By D.A. Donaldson
“It’s called The Drabble,” she said. “One hundred-word limit.”
He sneered, “And you call that being published?”
“It’s something. It’s a start. It’s better than your Letters to the Editor.”
“At least people read those!”
“Do they? When’s the last time you heard from a reader?”
“Gimme a break,” he swigged his beer, “I don’t see any book deals coming out of your online dribbles.”
“Drabbles,” she corrected. “And my last post got 147 likes. At least I know that someone is reading and enjoying what I write. And you know what else? You just inspired my next submission!”
By Katharine Griffiths
Healing hands, harming fists
Comforting embrace, crossed arms
Soulful gaze, empty look
Validating ear, deafening silence
Understanding heart, selfish attitude
Heartfelt words, stinging criticism
In death sorely missed, free to find bliss
Hell-bent on repentance
I dug up my past
– a stack of confessions
in black ink and metaphors –
true and false,
unstructured and incomplete.
Forgotten in the pages was
a decade-old whispered poem
to a future lover,
the writer of words and dreamer of dreams
who could make me believe
his theories of history and heaven
I wanted to write him poetry while the world burned
through its tribulation.
But you only like poems that rhyme.
By Tanzelle Oberholster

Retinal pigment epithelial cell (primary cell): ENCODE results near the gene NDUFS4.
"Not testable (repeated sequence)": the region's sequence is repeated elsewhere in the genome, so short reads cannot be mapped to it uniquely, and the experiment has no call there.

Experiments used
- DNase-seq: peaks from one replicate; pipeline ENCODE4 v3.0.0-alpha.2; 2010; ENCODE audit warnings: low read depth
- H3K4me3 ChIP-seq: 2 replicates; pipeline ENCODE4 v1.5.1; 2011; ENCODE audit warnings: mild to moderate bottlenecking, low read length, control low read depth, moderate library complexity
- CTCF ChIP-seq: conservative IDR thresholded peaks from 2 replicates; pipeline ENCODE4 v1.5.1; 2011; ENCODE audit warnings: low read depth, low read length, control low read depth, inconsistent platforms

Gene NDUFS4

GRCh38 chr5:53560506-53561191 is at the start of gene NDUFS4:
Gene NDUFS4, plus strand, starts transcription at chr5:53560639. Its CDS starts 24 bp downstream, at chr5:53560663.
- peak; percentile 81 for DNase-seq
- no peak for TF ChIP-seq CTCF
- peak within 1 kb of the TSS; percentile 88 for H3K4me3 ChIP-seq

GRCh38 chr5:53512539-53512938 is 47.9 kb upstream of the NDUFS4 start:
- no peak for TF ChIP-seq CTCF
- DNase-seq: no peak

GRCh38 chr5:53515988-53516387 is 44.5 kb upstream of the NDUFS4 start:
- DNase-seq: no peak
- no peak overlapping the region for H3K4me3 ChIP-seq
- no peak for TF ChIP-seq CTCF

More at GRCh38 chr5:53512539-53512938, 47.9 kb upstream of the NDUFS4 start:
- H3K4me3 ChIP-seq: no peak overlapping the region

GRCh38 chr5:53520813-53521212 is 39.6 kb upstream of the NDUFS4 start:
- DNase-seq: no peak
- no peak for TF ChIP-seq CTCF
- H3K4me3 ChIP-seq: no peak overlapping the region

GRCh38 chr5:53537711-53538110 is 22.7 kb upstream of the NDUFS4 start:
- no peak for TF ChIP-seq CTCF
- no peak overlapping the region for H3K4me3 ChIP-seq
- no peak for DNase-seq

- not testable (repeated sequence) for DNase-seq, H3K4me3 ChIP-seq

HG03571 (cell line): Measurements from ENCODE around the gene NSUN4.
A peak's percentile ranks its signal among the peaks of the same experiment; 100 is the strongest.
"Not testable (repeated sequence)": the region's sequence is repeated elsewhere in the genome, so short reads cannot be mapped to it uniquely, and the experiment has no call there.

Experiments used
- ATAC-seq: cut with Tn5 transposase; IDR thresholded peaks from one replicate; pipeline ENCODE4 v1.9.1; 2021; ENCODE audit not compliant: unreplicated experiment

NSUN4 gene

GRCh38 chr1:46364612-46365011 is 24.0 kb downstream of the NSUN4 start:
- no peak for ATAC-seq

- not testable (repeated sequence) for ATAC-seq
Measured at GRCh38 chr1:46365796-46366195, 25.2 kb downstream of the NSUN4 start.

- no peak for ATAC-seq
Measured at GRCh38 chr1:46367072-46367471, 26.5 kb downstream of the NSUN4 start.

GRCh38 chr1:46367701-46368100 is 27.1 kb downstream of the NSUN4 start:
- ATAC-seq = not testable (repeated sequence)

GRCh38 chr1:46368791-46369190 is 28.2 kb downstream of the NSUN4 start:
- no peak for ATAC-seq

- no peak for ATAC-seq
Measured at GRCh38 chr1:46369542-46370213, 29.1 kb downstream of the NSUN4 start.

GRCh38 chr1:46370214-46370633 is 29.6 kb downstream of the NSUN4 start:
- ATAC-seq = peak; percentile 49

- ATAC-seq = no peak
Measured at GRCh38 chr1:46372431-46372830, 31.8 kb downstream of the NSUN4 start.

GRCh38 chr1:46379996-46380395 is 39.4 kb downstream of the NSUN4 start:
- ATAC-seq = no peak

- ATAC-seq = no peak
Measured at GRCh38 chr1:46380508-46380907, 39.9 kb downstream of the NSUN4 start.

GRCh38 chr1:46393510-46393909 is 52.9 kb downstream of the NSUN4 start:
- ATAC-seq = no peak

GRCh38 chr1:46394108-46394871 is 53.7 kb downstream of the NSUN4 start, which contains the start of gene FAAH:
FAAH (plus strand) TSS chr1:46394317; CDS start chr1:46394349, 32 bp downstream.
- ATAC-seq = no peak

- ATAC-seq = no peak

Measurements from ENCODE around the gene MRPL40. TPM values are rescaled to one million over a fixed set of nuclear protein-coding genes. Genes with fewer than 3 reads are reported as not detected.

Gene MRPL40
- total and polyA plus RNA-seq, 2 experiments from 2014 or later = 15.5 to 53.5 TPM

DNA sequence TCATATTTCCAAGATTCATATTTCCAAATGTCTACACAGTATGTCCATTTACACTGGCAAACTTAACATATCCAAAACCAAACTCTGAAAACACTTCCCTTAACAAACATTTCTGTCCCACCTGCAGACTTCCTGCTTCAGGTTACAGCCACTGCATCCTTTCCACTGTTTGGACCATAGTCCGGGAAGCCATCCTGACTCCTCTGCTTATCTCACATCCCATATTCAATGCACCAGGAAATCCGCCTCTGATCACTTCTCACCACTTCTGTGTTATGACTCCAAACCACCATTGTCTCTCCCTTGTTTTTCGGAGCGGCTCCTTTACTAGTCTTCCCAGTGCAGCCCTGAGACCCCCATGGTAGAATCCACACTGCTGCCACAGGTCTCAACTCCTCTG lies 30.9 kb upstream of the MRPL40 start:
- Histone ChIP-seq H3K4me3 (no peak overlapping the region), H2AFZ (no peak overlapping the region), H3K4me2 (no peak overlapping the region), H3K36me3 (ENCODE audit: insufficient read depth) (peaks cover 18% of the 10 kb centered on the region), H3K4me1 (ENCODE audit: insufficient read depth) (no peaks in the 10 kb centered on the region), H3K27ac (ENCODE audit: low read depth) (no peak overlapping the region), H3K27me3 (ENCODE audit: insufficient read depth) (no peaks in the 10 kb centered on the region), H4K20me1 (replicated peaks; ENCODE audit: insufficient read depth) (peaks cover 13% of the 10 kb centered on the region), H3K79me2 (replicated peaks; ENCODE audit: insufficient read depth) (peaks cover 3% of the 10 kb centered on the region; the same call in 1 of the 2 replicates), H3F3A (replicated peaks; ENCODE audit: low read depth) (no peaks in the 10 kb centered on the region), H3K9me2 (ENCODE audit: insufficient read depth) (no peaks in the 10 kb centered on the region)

No piece of writing is worthy of destruction – yes, it may be cringe-worthy, but half-formed ideas hide between the bad grammar and spelling mistakes. These precious little insights will be nourished when the water of the muses flow. Crumbs of inspiration quickly transform into beautifully composed pieces. Never throw away any article of writing you felt compelled to manifest. Place the offensive piece of ink on paper in a dark drawer if you must. Let it grow there, like a fungus. Soon there will come a time when these little writer’s blights will provide the antidote to writer’s block.
By J. E. Kennedy
Old Mrs Bergman’s roses were the envy of the village. The bushes bloomed in a congregation of scarlet and coral, sun-flare yellow and delicious tangerine. They spilled over the walls and lit up the pavement with their scattered petals, like delicate wishes skipping along the breeze, destination unknown.
Mrs Bergman plucked and preened, watered and fed. She whispered sweet nothings. She told the roses all that she would have told him if he were here. And they bloomed.
At night she would take the fading telegram from the drawer: Missing in action.
And she waited to meet him again.
First, you must shed the detritus of your life. The car will be the last worldly belonging to go: donate it. Toss your phone in the river. Photo albums, love letters, diaries: burn them. Cash out your bank account, stuff the cash into your couch cushions. Drag the couch to the curb, put a FREE sign on it. Flush the pills. Tie your wedding ring to a helium balloon, wait for a gust, and let go. Don’t watch. Swallow the hurt.
Now, walk away and don’t stop until you’re gone.
By J. Hardy Carroll
After the funeral, I made arrangements for the bills to come to my office.
Every month, I paid her rent, her electric, even her phone.
At least once a day I would call her number and pretend she might answer it, hear her voice on the answering machine.
At first I left messages, but then I couldn’t.
I’d turned her apartment into a time capsule.
In September I got a letter that her lease was up.
Time to face it.
I needed to move on.
I stood at her door a long time, key poised in my hand.